As usual, I'll provide "+" for plus points, and "-" for negative points, and "=" for neutral points. Positive and negative points are personal and of course subjective. Review is based on one instance of stay at the hotel, so YMMV.
Features or attractions not used may not be mentioned nor rated.
Hotel Monterey La Soeur Osaka
(Upgraded to larger room - 2 semi double, plus a single bed, 26 sqm - up from 22.)
Nice big room. But I paid for the upgrade. So not an unqualified plus. Still, the standard room (22 sq m) would have been closer to western hotel standards. So that's a plus.
+ big (22 sqm upgraded to 26)
+ hot cold bath/shower mixer is integrated.
+ temperature override for hot water (bath shower) >40 C
+ allows for distinct shower or bath water flow selection
+ bath is long and deep.
+ quite a lot of power points for charging devices. Bedside nightstand even has a split three way power point (for personal devices).
- not enough hooks for clothes n towels. Or could be more. Minor point.
= Three pillows. One extra. But I paid for an extra bed.
Some background on this hotel booking.
We had originally booked an AirBnB apartment for about $440 (SGD). However, the day before we left for Japan, the apartment owner emailed to say that he had to cancel the booking because the condo was cracking down on Airbnb rentals. So he could no longer rent out his apartment, he offered a few other apartments, which were about 14 km from the original booking. Those were too far from the city centre, so I turned those down, and found Hotel Monterey, which were having a last minute "sale". So I got it, and upgraded when given the option.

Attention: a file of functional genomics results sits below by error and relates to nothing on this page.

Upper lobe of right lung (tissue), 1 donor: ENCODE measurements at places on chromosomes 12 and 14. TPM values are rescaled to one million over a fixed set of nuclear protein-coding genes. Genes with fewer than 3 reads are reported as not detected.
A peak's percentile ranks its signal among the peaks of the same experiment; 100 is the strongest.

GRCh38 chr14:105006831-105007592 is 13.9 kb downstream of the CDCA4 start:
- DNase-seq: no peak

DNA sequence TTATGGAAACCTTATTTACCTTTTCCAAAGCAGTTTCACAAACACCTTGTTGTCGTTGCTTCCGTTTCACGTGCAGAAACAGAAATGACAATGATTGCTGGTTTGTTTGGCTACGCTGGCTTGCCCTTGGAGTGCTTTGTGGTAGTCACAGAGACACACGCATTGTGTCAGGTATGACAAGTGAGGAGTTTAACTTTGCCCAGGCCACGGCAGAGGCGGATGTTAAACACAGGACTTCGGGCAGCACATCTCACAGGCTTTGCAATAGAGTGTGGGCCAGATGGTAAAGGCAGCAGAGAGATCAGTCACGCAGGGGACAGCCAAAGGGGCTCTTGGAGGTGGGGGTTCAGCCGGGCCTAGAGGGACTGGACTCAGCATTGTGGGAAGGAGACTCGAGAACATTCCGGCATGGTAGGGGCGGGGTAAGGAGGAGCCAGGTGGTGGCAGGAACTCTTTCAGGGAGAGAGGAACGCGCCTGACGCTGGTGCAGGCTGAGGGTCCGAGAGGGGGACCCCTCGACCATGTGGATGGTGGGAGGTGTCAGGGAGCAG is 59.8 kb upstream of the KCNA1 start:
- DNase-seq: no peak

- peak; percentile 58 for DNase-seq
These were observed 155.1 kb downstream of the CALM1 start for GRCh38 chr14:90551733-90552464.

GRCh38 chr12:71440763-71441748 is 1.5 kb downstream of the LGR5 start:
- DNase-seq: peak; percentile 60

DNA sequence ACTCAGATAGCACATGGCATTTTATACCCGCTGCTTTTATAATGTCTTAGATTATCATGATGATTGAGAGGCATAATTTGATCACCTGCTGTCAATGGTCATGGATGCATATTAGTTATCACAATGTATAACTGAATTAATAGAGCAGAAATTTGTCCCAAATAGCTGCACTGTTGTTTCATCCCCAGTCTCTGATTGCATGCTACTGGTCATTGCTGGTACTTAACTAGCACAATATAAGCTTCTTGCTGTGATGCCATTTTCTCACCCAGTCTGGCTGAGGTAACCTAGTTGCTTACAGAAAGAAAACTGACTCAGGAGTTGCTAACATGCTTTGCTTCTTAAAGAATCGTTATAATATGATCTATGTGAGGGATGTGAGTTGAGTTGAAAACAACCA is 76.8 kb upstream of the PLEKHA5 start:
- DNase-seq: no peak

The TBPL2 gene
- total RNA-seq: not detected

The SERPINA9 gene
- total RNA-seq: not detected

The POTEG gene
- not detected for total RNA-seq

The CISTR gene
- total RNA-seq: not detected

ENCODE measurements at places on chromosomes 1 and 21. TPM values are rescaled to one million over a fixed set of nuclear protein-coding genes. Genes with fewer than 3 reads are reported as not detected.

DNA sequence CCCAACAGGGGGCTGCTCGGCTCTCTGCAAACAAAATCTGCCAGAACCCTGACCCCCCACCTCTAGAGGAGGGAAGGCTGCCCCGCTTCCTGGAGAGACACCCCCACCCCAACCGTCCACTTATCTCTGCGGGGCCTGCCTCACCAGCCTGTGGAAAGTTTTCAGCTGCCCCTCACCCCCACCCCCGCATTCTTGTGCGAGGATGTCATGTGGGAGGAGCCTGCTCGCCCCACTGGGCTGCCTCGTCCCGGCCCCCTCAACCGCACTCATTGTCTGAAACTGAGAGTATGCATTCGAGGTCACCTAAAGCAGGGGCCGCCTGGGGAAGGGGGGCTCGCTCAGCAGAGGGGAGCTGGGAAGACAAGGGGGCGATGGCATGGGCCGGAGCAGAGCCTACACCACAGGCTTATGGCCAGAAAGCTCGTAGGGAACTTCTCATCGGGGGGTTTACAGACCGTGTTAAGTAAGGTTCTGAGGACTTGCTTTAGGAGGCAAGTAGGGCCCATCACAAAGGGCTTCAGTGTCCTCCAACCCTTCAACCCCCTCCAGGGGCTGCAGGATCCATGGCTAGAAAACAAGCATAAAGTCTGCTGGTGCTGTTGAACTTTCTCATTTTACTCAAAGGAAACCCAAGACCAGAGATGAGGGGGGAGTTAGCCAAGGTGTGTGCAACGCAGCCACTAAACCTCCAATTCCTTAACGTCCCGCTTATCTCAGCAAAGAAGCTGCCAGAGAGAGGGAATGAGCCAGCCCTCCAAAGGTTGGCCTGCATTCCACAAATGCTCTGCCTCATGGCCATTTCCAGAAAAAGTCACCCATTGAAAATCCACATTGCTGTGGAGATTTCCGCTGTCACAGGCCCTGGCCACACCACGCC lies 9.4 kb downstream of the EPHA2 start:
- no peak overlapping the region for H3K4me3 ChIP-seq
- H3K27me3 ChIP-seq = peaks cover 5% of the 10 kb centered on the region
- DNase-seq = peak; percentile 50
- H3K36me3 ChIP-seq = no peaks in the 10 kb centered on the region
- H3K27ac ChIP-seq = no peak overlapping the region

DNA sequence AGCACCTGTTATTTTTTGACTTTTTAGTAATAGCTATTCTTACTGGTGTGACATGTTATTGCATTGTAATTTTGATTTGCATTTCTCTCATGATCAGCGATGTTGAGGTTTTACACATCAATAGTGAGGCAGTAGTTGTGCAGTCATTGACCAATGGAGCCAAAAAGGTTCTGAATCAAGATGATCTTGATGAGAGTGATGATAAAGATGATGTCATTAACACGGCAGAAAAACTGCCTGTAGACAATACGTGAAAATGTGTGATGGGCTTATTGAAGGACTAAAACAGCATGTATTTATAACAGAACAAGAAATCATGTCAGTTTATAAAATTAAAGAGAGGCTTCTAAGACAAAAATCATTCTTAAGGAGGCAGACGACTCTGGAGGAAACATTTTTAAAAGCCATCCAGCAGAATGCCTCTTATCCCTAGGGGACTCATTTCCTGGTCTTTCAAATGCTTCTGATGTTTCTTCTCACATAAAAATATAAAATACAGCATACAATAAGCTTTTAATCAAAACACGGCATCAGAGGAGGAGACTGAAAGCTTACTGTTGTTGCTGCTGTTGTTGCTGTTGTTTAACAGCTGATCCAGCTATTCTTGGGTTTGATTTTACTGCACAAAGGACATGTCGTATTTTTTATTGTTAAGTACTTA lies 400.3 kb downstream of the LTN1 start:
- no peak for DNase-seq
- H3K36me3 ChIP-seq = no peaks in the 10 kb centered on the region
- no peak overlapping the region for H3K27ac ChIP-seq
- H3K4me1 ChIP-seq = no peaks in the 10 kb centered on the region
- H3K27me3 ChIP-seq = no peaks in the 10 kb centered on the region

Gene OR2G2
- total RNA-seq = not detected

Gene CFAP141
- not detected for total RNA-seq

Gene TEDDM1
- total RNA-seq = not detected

And I was impressed by the faucet/mixer. It is FANTASTIC! Let me explain. I have seen hot water controls that have a "safety" button for over 40 C. This is a red button on the faucet that you have to manually depress to over-ride the safety and get hotter than 40C water. So that in itself is not new. But I like these sort of controls because it provide a precision in the temperature control, and a steady, reliable hot water.
What was interesting was the water outlet control - it integrated the spigot for the tub, and the handheld shower head. Up for shower and down for tub. Most systems have a faucet for the water, and then you need to switch the water up to the shower head. And if there is a bit of cold water stuck in the hose, you get an uncomfortable blast of cold water before the hot water gets through. I thought that was exceedingly well thought-out and well-designed.
And the hot water pipe (the short length that was exposed as it emerged from the wall before mixing with the cold water) was insulated against any accidental scalding.
Of course, you are NOT going to select a hotel based on the sophistication of its bath water system, and this "review" is overly detailed. So feel free to roll your eyes and move on. I had to note this because, there are many times when someone takes particular pains to consider the needs of the user, but their efforts are not recognised. I just felt the need to recognise this.
Taq-Q-Bin one suitcase to Nara Washington Hotel Plaza from this hotel. Asked the front desk for help with this. Again, with Agoda, the check-in voucher has address in Japanese script so that is helpful.
Hotel 123 Kobe
I forgot I had booked a "suite" of sorts - there was a bedroom, and a tatami room. This was a much more spacious layout. Loved it!